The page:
Matthew Whitaker:
What’s interesting though, a couple of things that are different about this than last time. Number one is there’s still a lot of institutional dollars on the sidelines that are wanting to invest. So that does create a little bit of a floor where they’re going to want to put that money to work if housing values fall any. But the reason that they want that is because they’re looking at some of the same data that I saw coming out of like John Burns Real Estate Consulting, which is the future demand is outstripping the current supply. So in other words, the people we think are going to need houses are way bigger than the current number of available houses that are out there. And so if I’m investing in houses that’s a good thing. And I need to think what are the communities that are going to benefit from that the most? They’re building houses like crazy to rent right now in areas like Atlanta and here in Birmingham. And so those are areas that are going to benefit.

Matthew Whitaker:
People are moving South, there is a migration South. You can look at some of the data again, coming out of John Burns where people are moving South. I mean they were already moving South and now after COVID they’re moving South. So it’s going to be really interesting to see how things play out. But if I’m thinking about investing, where are people moving to? And then you’re going to be able to, I wouldn’t buy with the idea that I’m just going to be 100% appreciation. You could, but where can I catch that appreciation wave? Whereas I can make a few mistakes and appreciation will make up for it, even in a worst case scenario.

Spencer Sutton:
Yeah. So the future, and I agree with those points. I mean the future still looks really strong for single family investing and small multifamily. So know your asset class, be prepared to take advantage of any kind of deals that you see. Matthew, anything that you want to say kind of in closing? This was really a recap of, hey, our 2020, the past 12 months in this COVID world with real estate. Anything else you want to say before we close?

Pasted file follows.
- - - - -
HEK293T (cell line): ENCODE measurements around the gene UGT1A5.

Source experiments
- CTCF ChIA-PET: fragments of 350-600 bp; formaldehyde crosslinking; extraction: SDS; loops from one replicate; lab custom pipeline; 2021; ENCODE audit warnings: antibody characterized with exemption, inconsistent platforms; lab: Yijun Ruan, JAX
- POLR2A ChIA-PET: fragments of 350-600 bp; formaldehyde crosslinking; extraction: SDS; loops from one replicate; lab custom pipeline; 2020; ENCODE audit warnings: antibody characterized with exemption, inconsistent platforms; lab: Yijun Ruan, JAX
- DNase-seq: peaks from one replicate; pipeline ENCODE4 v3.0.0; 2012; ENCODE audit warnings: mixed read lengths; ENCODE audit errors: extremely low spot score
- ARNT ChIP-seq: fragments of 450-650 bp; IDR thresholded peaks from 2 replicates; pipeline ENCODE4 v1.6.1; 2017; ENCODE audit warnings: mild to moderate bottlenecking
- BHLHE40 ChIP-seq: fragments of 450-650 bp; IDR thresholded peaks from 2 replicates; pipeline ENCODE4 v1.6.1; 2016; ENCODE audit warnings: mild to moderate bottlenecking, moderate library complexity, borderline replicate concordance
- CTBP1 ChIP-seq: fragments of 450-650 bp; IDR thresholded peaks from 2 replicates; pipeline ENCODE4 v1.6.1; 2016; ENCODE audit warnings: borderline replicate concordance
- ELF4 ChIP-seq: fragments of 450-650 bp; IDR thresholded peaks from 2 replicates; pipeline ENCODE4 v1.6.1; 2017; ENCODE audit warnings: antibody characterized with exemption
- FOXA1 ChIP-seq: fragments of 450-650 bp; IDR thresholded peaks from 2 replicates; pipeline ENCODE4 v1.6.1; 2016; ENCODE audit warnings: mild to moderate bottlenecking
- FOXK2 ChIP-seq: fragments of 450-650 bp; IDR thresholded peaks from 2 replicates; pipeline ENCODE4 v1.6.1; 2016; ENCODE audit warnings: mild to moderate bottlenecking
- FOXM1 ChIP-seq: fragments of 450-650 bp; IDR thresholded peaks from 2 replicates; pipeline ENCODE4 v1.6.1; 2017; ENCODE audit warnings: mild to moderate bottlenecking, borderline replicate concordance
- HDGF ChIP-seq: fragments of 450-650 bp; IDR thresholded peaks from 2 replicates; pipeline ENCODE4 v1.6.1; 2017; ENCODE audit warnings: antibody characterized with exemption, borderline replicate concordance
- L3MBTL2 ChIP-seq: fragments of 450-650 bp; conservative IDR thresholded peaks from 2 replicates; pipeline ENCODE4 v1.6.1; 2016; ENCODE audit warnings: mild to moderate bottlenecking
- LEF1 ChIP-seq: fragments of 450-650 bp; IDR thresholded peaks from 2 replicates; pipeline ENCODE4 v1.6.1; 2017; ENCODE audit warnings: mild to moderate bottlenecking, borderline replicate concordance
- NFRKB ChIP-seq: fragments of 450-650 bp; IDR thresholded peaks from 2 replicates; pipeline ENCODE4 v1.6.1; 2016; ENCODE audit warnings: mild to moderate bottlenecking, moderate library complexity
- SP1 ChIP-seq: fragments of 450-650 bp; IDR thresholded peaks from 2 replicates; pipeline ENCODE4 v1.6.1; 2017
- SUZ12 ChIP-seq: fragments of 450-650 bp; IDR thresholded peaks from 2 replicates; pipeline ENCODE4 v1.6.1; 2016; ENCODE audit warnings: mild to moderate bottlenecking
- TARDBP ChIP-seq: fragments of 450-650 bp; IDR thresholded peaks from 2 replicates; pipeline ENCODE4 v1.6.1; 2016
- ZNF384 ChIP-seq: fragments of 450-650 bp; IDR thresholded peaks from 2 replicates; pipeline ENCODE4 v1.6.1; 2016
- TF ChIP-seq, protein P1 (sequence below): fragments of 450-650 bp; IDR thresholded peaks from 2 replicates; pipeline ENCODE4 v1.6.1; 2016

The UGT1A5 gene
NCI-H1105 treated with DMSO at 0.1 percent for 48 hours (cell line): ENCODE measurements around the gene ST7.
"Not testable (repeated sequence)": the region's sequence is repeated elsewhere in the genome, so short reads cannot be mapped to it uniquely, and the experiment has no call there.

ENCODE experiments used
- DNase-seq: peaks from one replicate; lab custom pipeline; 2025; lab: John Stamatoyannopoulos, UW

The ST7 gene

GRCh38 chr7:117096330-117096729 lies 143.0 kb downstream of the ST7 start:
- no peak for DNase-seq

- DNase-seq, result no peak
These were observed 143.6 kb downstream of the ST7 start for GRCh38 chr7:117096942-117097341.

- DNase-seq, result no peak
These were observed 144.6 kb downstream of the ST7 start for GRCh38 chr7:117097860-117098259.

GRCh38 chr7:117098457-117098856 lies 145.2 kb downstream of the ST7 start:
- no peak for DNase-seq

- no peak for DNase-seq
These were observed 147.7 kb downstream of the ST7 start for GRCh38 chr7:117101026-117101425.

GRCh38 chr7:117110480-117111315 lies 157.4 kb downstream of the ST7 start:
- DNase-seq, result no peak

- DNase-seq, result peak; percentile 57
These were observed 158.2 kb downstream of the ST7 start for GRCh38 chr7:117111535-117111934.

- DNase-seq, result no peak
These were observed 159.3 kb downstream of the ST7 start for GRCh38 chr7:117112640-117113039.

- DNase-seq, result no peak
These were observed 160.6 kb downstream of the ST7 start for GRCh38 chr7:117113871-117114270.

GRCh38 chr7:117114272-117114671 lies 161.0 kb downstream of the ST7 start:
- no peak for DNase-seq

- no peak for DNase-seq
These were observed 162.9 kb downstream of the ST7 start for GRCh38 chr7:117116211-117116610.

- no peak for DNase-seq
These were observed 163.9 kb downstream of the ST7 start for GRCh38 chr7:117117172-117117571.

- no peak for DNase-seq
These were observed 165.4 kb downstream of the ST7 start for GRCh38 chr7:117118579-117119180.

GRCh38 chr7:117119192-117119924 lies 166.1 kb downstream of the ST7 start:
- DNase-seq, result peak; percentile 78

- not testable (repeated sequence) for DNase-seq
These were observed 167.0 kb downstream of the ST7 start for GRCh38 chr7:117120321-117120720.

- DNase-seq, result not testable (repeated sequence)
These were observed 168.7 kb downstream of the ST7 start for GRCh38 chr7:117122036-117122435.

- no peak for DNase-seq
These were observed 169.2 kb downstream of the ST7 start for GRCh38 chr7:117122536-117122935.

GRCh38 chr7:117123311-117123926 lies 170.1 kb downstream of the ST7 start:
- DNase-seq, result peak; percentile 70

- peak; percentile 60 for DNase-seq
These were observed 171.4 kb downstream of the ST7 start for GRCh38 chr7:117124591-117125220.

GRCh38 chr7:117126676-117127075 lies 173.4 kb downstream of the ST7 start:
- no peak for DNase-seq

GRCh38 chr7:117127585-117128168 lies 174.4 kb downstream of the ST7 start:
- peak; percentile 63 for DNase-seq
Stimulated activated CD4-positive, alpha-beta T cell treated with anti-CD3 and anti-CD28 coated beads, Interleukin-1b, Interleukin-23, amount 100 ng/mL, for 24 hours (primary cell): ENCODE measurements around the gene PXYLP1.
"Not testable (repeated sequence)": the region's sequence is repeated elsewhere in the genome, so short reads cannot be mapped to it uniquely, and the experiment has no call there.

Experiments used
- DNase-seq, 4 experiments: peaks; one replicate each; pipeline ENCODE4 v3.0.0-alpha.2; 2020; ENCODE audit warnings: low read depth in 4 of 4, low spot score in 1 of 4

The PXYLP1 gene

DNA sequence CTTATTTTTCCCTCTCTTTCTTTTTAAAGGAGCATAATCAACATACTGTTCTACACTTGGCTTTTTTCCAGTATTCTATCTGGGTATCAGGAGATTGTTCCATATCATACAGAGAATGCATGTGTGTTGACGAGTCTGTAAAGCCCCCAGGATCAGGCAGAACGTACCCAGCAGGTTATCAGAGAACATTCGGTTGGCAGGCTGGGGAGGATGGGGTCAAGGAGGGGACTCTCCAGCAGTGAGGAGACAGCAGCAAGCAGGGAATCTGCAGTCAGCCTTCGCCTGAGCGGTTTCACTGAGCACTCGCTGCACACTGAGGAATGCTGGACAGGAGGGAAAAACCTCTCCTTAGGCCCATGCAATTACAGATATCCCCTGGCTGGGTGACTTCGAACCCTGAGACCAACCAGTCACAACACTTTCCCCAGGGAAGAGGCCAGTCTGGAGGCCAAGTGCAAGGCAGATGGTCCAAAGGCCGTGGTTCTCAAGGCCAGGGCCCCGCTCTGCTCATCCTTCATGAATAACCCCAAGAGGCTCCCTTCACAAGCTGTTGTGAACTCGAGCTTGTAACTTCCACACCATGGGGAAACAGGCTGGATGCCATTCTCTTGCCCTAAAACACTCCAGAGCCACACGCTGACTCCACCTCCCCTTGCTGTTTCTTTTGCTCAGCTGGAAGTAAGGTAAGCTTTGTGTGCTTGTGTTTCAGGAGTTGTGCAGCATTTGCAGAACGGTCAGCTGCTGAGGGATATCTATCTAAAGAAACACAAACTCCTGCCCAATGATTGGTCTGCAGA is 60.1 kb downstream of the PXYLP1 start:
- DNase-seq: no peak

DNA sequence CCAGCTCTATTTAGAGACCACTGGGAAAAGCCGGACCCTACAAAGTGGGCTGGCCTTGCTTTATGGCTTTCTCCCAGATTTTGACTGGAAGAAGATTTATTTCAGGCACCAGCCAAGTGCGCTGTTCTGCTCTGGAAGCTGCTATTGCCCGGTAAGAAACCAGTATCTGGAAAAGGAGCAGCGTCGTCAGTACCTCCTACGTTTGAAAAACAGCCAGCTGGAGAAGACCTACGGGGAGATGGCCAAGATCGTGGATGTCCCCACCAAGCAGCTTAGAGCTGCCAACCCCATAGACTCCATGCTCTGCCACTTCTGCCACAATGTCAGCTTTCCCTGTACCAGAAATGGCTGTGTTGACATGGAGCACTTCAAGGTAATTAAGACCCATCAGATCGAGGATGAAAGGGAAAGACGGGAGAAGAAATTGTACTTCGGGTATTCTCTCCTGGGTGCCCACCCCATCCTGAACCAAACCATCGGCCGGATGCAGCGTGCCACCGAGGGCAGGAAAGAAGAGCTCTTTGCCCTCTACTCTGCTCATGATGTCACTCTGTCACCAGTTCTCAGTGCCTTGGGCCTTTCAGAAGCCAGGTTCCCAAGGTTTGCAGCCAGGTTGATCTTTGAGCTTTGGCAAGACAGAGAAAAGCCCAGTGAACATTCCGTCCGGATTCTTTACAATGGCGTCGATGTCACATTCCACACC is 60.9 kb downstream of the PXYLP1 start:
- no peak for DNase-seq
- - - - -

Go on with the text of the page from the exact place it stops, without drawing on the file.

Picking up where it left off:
Matthew Whitaker:
Yeah. The last thing I think is pretty interesting looking at data migration and where people are moving, there’s this thing, I don’t even know what it’s called, call it the U-Haul index. But if you think about it from U-Haul’s perspective, where are trucks starting and where are they moving to? And so one of the things that these consultants look at is the cost of a U-Haul truck to move to certain areas. So I would say, if you’re moving from San Francisco to Denver today, it’s going to be really expensive because a lot of people are doing that, and so they jack up the price to make a lot of money. If you’re moving from Denver to San Francisco, they may actually pay you to take the truck back so they can get that next person moving from San Francisco to Denver. And so there is a whole kind of psychology behind the idea of where are people moving by looking at this U-Haul index. And so another fun thing to watch to see where people are currently moving.

Spencer Sutton:
Yeah, I think that’s great. So listen, this was just an episode, we thought it would be good just to give you all an update as far as what’s going on the past 12 months from a COVID standpoint in the rental market. So if you still haven’t subscribed to our podcast, we hope that you do that. Also share this episode with some of your friends and make sure to leave us a five-star review on Apple, that is the way that other people find us. So we will be back next week with another episode of the podcast.